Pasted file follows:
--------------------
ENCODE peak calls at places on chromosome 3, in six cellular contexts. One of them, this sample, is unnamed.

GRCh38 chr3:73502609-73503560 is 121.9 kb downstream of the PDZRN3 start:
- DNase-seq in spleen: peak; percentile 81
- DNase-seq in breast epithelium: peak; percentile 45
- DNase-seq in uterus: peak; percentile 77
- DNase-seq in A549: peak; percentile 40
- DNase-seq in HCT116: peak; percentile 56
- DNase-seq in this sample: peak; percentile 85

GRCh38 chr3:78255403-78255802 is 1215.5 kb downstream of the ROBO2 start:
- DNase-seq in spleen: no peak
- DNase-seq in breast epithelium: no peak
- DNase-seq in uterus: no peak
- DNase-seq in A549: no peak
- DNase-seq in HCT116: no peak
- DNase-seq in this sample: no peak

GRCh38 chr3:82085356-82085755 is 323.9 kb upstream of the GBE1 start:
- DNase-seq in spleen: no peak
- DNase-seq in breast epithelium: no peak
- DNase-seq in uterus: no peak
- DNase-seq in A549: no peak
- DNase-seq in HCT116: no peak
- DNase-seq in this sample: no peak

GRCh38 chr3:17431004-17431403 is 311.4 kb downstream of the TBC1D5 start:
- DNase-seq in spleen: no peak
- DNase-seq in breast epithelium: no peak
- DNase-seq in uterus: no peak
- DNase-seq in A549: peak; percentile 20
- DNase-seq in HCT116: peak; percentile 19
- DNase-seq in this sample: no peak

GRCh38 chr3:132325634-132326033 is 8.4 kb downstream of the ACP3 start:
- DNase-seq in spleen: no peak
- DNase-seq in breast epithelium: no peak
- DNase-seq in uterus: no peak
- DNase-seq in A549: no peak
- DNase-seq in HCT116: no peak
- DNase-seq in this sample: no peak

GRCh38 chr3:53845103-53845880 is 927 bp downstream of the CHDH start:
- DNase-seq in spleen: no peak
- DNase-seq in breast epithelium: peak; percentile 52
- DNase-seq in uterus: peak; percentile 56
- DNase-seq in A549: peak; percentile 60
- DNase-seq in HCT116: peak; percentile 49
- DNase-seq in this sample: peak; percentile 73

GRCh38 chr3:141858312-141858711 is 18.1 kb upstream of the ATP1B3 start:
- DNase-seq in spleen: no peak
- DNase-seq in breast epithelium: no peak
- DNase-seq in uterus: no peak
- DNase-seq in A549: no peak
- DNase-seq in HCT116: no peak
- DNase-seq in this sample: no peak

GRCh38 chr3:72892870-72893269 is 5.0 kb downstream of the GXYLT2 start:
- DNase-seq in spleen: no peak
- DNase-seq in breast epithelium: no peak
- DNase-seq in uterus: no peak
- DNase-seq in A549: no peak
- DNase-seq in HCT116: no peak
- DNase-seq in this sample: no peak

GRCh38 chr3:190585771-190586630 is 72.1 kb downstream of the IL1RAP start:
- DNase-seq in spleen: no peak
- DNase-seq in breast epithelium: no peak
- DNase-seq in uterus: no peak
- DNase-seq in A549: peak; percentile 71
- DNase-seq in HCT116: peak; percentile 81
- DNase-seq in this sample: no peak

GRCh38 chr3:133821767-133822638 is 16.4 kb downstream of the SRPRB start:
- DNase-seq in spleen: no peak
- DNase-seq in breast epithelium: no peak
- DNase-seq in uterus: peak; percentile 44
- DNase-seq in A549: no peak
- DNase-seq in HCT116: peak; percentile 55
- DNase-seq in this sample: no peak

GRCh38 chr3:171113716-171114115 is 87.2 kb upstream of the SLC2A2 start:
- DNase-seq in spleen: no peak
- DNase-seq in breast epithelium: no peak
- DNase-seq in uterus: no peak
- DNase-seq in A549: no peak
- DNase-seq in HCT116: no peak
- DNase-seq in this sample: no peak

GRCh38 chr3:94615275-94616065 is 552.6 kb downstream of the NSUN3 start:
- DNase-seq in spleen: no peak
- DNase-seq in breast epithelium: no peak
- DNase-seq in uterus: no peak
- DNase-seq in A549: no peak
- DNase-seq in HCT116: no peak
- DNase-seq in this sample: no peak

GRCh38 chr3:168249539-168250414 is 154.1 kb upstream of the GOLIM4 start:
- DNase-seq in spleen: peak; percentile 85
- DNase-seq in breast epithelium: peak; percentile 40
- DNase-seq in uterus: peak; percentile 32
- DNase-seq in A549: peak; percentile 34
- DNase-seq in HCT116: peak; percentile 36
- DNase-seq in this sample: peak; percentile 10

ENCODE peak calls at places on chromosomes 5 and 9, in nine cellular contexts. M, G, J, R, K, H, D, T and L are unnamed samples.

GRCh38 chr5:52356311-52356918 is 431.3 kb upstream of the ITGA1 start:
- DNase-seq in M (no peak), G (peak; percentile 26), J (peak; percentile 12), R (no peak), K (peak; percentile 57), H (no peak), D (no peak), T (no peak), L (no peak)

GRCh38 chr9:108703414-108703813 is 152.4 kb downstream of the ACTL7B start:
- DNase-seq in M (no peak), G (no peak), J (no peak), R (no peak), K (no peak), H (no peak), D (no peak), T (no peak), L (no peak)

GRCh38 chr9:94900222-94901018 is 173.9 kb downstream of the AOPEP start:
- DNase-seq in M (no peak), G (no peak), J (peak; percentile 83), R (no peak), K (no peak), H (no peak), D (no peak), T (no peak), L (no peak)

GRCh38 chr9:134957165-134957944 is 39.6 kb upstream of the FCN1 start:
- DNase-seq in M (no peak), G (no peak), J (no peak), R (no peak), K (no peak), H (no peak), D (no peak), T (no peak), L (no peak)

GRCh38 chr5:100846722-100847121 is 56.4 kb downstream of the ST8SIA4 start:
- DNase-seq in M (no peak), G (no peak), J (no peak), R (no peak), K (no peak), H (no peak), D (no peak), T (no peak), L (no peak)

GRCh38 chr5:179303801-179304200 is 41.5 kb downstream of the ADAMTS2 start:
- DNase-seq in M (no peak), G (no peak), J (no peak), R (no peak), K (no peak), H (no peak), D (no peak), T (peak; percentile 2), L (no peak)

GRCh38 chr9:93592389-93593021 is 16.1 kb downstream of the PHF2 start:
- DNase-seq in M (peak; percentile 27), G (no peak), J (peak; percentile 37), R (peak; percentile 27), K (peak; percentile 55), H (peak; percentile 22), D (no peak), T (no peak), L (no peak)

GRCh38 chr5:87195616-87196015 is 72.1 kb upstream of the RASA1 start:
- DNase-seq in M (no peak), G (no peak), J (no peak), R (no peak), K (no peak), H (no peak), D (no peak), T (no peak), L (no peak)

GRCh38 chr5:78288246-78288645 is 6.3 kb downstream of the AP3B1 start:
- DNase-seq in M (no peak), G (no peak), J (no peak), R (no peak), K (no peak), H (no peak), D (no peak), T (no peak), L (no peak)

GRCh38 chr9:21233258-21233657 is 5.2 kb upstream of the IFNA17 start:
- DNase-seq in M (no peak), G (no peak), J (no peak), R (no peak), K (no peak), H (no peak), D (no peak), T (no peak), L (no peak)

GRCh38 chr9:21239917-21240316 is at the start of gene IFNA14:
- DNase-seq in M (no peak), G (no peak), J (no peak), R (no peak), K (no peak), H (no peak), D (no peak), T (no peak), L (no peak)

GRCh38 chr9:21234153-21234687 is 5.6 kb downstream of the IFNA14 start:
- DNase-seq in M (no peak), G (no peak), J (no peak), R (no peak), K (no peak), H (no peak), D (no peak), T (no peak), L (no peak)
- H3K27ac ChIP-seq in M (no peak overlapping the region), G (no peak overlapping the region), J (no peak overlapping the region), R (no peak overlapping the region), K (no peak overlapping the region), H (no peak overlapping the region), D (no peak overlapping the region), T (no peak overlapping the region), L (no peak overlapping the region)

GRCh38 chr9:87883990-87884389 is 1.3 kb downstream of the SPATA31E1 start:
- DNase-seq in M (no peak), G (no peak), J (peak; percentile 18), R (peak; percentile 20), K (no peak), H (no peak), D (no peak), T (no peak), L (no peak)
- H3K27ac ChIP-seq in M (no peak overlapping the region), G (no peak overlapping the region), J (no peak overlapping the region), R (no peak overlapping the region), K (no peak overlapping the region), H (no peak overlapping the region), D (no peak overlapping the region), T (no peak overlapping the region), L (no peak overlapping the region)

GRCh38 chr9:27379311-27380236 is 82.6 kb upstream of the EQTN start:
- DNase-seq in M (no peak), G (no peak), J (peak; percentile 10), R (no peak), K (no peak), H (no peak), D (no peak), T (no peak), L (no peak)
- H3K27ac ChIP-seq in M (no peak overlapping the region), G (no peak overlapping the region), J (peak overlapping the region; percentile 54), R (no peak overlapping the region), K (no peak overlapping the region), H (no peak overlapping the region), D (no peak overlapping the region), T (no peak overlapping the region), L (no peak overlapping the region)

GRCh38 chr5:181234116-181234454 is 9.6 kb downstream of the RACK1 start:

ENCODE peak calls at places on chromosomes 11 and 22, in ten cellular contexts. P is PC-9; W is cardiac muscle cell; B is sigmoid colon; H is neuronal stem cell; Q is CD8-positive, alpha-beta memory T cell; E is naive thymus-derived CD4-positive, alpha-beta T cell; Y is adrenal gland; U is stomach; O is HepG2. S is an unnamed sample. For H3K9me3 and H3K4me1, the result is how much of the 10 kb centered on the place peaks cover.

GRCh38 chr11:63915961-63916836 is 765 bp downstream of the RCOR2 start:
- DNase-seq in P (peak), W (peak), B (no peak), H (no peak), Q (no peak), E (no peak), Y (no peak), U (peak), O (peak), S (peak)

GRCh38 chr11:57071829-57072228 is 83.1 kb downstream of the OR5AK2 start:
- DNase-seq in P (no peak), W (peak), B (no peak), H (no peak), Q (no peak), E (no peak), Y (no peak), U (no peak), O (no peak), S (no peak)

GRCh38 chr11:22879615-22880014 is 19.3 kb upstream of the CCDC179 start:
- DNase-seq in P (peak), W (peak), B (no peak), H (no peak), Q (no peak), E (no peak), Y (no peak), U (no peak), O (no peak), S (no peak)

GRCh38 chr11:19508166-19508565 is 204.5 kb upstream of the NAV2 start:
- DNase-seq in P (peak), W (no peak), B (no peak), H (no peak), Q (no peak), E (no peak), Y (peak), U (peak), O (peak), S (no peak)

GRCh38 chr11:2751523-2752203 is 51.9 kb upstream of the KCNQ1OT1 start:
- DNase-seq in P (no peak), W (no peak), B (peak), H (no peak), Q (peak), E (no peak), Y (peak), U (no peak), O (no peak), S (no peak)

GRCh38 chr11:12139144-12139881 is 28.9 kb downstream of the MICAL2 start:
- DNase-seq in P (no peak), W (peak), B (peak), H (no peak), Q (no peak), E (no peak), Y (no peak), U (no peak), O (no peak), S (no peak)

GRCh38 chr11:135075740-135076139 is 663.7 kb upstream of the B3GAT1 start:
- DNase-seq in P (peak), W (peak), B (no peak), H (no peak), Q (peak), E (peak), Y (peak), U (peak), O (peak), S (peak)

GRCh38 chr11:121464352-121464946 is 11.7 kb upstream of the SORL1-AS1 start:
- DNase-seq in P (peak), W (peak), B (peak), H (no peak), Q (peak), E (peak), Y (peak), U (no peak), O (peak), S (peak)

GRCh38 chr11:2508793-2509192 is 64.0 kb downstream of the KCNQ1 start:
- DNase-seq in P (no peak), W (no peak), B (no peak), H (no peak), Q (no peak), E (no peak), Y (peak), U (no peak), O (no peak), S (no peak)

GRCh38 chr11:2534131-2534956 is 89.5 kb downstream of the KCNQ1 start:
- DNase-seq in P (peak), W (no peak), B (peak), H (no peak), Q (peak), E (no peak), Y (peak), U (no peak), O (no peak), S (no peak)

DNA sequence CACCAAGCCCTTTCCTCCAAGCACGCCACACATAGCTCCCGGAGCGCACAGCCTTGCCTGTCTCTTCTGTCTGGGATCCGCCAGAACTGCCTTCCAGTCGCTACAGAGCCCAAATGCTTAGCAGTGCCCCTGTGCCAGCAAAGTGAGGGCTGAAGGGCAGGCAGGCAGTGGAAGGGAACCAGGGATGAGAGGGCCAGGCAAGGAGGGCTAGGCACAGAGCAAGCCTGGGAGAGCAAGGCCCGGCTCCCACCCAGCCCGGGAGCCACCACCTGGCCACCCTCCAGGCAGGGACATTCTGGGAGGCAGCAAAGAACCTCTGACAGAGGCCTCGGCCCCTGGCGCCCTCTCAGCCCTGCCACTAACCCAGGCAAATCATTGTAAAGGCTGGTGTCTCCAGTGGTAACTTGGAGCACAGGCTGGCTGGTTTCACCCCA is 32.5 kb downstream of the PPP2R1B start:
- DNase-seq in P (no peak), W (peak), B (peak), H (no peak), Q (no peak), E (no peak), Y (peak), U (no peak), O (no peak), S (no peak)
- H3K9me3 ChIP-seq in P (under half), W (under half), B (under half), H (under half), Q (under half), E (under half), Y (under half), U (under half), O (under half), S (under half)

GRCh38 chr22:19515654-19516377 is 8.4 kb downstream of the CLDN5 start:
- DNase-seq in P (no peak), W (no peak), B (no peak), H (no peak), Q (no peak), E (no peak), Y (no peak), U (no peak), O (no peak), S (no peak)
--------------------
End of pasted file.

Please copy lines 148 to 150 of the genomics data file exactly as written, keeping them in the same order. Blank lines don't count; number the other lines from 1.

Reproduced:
- DNase-seq in P (no peak), W (peak), B (peak), H (no peak), Q (no peak), E (no peak), Y (peak), U (no peak), O (no peak), S (no peak)
- H3K9me3 ChIP-seq in P (under half), W (under half), B (under half), H (under half), Q (under half), E (under half), Y (under half), U (under half), O (under half), S (under half)

GRCh38 chr22:19515654-19516377 is 8.4 kb downstream of the CLDN5 start: